Many people, as they approach the end of their days, look back over their lives with a mixture of regret and anger, regret that they so often selected the wrong turn, and anger that the wisdom to recognize the right turn often came too late.
"If only I had it all to do over again," they say.
Ever felt like that?
Ever thought about how different your life might have been?
Ever wished you had another shot at it?
You may be right. You may very well have taken a wrong turn somewhere.
One wrong turn--just one--may have changed what could have been, and perhaps should have been, a wonderful life into something very different.
On the other hand....
I think I can honestly claim that in the early years of adulthood, I took about as many "wrong" turns as anyone on this planet.
I turned down a full four-year scholarship because color blindness kept me from becoming the kind of scientist I wanted to be.
I turned down a commission and stayed an enlisted man because I hadn't liked the National Guard officers I served under during my first hitch.
I turned down a chance to go to Yale and study Mandarin Chinese because I wanted to work out of doors.
I opted for a dead-end assignment to Pakistan which shunted me off the promotion track and literally ensured that I would fall years behind my peers.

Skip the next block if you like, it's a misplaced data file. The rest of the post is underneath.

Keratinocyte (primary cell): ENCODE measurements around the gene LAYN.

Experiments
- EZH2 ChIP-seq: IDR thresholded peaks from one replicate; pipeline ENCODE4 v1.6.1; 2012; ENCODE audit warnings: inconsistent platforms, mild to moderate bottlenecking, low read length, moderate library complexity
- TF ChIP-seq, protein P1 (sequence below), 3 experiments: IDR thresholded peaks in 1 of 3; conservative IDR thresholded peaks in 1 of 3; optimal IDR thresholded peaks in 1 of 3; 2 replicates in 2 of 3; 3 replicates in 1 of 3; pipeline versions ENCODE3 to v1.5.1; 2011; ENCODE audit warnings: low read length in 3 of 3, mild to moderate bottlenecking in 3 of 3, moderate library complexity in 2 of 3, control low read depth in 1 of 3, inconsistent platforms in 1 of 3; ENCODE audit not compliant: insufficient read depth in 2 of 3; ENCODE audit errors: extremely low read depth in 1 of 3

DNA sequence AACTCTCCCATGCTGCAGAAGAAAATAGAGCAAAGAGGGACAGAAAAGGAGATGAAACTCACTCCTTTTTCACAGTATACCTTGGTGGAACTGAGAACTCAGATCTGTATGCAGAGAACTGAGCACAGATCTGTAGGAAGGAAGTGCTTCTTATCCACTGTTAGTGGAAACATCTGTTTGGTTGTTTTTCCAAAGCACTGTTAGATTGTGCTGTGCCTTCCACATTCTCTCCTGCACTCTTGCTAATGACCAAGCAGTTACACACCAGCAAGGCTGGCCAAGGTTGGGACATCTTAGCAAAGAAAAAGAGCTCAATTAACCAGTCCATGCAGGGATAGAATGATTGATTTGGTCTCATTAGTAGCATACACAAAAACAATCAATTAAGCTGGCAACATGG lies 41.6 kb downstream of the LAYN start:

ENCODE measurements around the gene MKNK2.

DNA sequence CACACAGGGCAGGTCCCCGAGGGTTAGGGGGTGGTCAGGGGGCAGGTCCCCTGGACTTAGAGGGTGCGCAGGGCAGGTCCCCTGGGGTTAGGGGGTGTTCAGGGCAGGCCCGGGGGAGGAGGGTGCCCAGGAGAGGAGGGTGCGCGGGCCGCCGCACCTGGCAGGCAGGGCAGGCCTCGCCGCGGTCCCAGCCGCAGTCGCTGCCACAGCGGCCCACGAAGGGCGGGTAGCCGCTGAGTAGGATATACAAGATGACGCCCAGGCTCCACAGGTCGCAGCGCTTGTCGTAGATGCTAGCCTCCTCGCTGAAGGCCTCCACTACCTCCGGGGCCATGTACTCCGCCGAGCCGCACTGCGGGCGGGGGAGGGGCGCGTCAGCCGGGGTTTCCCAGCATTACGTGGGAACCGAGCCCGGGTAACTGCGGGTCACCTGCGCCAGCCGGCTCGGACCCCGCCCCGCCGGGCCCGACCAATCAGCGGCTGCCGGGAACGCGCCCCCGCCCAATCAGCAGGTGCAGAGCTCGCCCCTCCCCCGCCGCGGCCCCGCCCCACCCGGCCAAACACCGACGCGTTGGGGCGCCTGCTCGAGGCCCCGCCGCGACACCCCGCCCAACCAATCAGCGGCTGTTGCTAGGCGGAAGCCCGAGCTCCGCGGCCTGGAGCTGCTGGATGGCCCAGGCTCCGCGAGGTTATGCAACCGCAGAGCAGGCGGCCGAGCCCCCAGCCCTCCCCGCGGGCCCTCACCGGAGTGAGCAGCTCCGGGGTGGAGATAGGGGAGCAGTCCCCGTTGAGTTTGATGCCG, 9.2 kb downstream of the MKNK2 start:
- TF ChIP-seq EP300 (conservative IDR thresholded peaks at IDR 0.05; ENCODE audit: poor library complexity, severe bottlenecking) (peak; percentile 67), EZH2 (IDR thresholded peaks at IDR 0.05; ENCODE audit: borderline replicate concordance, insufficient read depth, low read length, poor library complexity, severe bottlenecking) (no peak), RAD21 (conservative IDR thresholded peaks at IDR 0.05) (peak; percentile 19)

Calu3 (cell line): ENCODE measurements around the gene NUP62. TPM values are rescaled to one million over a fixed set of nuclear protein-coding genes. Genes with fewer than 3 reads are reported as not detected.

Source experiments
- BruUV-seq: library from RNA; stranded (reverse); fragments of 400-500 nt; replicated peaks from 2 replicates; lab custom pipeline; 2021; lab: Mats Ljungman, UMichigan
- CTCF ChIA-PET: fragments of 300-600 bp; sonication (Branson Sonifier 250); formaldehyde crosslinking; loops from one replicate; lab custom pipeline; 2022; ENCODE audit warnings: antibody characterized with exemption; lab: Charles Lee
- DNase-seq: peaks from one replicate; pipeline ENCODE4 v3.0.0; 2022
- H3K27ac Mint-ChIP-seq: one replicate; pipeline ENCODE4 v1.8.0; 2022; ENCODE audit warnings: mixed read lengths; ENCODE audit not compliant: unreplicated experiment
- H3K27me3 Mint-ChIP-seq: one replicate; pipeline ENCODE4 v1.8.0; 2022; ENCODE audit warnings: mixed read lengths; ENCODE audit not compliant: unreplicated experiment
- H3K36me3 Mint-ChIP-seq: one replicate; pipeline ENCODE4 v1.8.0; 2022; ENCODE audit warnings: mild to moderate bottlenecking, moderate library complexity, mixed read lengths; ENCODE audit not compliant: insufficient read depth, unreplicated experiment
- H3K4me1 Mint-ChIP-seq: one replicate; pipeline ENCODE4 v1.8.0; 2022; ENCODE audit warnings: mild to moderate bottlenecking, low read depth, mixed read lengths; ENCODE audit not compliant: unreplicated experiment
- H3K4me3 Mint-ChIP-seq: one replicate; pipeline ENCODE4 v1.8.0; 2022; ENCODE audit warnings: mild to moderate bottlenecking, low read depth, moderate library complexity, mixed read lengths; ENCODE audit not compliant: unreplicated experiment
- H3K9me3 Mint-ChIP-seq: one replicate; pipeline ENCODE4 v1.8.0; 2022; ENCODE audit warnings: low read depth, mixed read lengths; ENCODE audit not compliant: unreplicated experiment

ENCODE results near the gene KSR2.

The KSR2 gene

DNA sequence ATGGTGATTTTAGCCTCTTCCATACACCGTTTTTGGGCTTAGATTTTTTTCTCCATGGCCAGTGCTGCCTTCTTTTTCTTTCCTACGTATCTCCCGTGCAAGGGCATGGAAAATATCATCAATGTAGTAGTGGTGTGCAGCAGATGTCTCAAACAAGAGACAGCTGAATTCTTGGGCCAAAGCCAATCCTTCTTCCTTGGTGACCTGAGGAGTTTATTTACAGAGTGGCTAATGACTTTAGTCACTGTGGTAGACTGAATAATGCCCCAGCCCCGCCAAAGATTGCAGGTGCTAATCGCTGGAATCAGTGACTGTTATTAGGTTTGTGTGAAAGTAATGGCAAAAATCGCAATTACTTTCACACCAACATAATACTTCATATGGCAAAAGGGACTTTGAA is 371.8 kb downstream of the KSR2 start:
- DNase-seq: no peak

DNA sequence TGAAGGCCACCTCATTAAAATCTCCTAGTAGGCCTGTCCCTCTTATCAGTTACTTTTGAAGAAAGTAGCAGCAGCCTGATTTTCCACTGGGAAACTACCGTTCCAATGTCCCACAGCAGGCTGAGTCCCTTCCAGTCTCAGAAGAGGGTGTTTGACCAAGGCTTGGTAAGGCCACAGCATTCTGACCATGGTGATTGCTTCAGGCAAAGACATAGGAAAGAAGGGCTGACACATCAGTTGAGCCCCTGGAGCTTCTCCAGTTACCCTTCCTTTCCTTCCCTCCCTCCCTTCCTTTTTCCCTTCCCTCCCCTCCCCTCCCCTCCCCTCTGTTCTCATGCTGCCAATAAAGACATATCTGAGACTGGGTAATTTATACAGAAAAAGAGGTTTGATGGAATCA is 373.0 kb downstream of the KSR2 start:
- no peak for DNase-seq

Those are just a few of the "wrong" turns I made, the ones that pop into my head whenever I think about it.
Yes, I'm going to say it. As dumb as it may sound, I wouldn't change any one of them. Nor would I change a lot of other things I've done either.
Because changing any one of them would change the most important thing that ever happened to me.
Had I taken that scholarship I would never have entered the service. Had I accepted that commission I would have been in the Army, not the Air Force. Had I gone to Yale and become a Chinese Language Specialist I would never have been assigned to Japan, where I chose that dead-end assignment to Pakistan.
And so I would not have been standing in a staff house in Karachi one day when Sam McNutt, another Air Force NCO, looked at me and said, "Hey, Tom, how'd you like to meet a couple of nice British girls?"
And, without that, I would never have met my beloved wife.
Wrong turns? I don't think so.
Well, what do you say? Do you still wish you had it all to do over again? Or is it possible that knowing the outcome you might just choose those same "wrong turns" again?